Foreign lawyers’ requests to practice in NZ hit eight-year high

Lawyers from countries across the globe want to come to New Zealand to practice

Foreign lawyers’ requests to practice in NZ hit eight-year high
More students from overseas applied last year to practice law in New Zealand than in the past seven years, data from the New Zealand Council of Legal Education revealed.

In 2016, 126 overseas applications were lodged with the council, 30 more than applications in 2015. The report, which has been tabled in Parliament, reveals that since 1998, the only year with more applications was 2008, when 135 applications were made.

Applications were received from Argentina, Australia, Bangladesh, Brazil, Canada, China, Fiji, France, Hong Kong, India, Ireland, Japan, Korea, Malaysia, Mauritius, Pakistan, the Philippines, Russia, Scotland, Singapore, South Africa, Sri Lanka, the UK, and the US.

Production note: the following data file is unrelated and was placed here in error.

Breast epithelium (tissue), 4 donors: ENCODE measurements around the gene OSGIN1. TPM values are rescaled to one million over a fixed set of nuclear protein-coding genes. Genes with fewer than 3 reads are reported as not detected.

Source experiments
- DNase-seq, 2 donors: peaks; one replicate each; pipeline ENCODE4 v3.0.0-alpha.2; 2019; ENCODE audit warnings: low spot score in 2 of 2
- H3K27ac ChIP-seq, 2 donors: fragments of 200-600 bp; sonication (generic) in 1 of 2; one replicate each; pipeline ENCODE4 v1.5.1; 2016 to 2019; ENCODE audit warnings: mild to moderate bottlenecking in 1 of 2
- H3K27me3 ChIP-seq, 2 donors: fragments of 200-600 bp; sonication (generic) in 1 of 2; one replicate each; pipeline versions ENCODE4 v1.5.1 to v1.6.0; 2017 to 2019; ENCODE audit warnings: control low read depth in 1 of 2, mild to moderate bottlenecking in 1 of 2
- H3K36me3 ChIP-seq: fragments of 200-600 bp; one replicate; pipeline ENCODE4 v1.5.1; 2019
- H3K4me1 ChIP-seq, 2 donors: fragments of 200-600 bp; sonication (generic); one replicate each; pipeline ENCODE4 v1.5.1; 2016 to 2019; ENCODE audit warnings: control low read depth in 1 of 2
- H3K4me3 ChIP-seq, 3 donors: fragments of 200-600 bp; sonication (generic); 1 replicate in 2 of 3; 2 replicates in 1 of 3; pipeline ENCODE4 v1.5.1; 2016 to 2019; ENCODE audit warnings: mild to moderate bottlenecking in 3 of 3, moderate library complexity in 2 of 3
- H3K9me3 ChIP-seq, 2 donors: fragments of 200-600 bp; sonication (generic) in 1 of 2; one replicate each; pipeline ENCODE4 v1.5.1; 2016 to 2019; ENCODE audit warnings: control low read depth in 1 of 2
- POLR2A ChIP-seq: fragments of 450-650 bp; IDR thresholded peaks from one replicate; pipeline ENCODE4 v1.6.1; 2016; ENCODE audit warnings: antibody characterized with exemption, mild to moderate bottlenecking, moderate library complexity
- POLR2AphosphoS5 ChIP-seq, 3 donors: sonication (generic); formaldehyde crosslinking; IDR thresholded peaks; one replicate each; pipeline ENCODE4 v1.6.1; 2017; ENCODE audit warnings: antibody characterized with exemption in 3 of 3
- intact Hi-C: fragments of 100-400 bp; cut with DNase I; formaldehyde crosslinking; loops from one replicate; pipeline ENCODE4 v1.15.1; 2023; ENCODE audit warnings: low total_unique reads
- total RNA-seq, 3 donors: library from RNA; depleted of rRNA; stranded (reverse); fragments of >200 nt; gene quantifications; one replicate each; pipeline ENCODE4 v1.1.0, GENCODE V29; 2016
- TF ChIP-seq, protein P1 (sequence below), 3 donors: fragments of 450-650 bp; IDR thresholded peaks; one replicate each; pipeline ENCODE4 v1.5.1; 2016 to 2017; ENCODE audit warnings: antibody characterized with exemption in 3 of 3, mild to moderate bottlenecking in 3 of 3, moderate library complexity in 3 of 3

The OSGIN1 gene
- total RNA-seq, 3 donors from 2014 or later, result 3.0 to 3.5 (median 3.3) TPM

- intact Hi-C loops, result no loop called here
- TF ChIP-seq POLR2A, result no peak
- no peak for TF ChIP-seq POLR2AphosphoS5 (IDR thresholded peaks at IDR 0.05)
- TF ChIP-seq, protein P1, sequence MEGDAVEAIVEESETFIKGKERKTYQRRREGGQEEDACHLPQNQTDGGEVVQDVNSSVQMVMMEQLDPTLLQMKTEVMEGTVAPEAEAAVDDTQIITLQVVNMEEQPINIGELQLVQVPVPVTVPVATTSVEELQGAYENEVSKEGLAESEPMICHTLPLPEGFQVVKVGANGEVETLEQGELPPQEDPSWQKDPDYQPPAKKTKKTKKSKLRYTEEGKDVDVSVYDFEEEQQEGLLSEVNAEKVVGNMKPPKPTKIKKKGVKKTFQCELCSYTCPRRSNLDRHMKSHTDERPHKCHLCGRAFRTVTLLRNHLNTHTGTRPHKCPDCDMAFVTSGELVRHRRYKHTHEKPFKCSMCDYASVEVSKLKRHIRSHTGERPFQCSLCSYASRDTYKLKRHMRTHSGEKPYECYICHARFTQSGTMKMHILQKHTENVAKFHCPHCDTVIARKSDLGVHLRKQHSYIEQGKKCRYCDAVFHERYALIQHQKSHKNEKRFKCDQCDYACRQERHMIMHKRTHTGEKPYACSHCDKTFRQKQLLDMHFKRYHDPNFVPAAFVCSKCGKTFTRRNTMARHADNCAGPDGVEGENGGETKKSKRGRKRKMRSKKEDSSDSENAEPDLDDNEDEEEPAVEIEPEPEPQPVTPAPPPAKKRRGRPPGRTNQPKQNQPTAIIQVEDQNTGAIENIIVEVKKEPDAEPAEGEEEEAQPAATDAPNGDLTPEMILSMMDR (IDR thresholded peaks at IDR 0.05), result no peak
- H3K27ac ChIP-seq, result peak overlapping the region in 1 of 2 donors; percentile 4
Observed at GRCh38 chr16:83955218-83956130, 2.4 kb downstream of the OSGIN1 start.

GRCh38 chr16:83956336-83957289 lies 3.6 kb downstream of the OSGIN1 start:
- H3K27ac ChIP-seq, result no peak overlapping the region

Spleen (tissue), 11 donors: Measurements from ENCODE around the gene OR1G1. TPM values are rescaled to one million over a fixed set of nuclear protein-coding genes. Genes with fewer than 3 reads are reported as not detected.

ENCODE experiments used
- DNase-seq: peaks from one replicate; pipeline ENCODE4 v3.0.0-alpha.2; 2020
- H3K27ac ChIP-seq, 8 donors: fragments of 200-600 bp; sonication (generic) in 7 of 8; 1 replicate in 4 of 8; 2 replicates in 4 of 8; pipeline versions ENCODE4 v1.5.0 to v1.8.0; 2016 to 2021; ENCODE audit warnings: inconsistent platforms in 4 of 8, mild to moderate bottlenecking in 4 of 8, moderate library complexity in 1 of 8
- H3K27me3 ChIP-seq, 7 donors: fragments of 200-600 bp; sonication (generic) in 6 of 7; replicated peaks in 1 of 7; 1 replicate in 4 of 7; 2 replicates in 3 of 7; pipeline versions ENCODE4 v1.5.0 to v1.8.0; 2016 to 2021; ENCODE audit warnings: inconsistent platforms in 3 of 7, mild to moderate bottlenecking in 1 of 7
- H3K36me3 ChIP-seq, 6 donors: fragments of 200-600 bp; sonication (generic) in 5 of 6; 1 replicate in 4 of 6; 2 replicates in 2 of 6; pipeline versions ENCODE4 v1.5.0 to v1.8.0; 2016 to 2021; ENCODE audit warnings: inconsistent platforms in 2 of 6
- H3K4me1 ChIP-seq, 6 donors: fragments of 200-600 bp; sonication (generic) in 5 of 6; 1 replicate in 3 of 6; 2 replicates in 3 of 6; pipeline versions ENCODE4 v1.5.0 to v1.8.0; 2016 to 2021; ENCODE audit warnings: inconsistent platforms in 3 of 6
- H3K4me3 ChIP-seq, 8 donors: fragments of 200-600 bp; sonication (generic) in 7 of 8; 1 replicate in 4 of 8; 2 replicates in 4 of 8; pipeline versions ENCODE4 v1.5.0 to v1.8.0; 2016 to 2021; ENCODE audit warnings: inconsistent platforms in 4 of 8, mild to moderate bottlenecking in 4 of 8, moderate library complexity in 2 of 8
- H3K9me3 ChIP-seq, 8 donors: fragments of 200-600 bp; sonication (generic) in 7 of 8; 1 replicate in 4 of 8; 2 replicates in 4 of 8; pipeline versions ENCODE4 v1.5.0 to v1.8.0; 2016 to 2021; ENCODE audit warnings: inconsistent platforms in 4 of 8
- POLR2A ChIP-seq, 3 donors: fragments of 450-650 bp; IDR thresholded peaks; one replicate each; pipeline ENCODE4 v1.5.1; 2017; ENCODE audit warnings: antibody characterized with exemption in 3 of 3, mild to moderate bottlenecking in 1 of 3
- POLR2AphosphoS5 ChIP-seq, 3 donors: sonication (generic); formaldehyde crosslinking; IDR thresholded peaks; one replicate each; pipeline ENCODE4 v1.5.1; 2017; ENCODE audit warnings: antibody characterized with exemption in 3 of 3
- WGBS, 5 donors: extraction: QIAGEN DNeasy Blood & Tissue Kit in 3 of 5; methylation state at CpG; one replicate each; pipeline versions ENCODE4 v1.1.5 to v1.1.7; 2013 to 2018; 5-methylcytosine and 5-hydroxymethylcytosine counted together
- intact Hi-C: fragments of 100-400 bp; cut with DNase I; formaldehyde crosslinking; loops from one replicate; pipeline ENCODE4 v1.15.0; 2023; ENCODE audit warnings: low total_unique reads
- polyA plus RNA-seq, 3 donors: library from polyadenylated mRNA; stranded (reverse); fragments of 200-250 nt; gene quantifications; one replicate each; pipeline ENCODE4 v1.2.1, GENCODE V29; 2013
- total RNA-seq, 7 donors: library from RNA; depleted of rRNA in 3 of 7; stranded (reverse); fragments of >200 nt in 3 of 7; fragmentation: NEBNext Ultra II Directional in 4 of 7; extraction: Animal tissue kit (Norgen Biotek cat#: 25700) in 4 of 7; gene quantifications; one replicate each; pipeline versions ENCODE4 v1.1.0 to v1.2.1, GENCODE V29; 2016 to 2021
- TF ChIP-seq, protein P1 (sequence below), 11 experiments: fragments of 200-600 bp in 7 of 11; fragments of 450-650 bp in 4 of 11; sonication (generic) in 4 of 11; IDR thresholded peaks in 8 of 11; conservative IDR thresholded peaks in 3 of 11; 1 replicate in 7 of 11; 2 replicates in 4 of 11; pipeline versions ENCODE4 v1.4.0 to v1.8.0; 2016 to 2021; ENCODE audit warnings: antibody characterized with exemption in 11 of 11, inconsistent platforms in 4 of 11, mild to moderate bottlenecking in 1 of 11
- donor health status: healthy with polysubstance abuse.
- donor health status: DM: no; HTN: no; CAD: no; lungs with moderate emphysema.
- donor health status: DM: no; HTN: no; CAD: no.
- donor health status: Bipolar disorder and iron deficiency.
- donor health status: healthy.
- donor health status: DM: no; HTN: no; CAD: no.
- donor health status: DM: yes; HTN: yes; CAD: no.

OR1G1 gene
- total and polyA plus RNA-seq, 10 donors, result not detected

The council expected about 100 applications to be made. With the higher number of applicants, actual revenue collected was $370,257 instead of the $300,950 forecast.

In 2016, the council also received 962 completion certificate applications from graduates in New Zealand, much higher than the 800 it expected.

There were fewer Maori trainees in Institute of Professional Legal Studies’ (IPLS) courses last year. In 2016, 8% of IPLS course trainees were Maori, down from 11% in 2015. Those with Asian backgrounds fell slightly from to 14% from 15%. Pasifika trainees increased to 8% last year from 5% in 2015.

There are still more women enrolling in law degrees, with a slight decrease in the ratio of women-to-men enrolees to 61% women in 2016 from 64% the preceding year.


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